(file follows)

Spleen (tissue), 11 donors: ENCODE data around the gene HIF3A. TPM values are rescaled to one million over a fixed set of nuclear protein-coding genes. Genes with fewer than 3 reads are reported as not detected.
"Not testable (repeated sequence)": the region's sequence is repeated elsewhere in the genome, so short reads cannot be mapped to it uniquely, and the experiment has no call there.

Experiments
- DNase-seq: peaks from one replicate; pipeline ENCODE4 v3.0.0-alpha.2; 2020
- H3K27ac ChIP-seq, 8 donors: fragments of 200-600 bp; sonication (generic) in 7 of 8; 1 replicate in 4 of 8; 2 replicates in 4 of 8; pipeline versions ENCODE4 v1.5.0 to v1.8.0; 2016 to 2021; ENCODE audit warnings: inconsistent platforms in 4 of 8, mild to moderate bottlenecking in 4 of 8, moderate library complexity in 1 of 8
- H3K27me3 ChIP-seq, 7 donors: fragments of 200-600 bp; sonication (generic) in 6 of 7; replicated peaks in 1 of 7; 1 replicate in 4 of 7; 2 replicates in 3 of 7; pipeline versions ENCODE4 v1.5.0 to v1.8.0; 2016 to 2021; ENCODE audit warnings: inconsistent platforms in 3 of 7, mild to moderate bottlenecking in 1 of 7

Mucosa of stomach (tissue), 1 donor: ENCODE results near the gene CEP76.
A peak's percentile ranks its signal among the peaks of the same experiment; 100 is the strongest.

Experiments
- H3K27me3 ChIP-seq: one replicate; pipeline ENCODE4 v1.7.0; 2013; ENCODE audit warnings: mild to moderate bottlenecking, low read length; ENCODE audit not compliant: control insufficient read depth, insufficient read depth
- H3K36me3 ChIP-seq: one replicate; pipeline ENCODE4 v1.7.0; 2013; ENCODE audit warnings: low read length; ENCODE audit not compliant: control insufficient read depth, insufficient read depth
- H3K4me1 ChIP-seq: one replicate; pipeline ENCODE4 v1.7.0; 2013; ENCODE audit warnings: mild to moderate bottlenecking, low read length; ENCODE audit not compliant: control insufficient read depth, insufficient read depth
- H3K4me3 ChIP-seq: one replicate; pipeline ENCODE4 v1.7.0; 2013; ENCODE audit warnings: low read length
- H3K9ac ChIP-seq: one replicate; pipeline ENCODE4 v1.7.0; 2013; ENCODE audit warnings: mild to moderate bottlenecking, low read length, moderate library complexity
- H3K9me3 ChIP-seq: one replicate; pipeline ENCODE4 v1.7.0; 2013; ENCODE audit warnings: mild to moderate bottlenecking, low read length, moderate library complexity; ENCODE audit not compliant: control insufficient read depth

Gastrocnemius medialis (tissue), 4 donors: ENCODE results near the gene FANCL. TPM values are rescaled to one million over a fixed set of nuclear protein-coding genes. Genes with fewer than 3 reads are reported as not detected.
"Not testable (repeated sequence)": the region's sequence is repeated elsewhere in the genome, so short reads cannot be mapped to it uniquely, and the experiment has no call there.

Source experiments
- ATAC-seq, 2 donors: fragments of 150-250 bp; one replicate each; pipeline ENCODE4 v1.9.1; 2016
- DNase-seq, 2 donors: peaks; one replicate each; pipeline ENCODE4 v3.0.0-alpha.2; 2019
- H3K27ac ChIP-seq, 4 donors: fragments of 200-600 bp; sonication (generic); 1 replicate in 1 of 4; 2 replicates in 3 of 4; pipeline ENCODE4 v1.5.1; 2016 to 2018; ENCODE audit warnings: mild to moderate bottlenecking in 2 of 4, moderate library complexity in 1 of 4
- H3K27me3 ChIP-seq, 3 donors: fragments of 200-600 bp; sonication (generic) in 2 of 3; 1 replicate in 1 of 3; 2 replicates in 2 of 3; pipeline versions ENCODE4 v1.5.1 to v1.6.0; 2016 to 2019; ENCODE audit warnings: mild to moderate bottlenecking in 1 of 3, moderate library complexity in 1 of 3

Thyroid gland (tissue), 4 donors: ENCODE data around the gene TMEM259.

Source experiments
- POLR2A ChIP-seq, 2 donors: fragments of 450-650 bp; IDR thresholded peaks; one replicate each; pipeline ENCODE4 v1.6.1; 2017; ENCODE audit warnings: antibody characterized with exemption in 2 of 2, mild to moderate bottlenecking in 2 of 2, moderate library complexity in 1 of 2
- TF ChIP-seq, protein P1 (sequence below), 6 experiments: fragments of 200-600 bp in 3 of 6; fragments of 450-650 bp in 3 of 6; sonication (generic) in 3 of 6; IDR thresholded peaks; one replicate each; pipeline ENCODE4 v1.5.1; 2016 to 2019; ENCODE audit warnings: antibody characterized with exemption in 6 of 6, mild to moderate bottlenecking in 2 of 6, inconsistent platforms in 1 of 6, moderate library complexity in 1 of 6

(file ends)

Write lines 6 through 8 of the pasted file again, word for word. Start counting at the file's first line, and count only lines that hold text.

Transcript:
- H3K27me3 ChIP-seq, 7 donors: fragments of 200-600 bp; sonication (generic) in 6 of 7; replicated peaks in 1 of 7; 1 replicate in 4 of 7; 2 replicates in 3 of 7; pipeline versions ENCODE4 v1.5.0 to v1.8.0; 2016 to 2021; ENCODE audit warnings: inconsistent platforms in 3 of 7, mild to moderate bottlenecking in 1 of 7

Mucosa of stomach (tissue), 1 donor: ENCODE results near the gene CEP76.
A peak's percentile ranks its signal among the peaks of the same experiment; 100 is the strongest.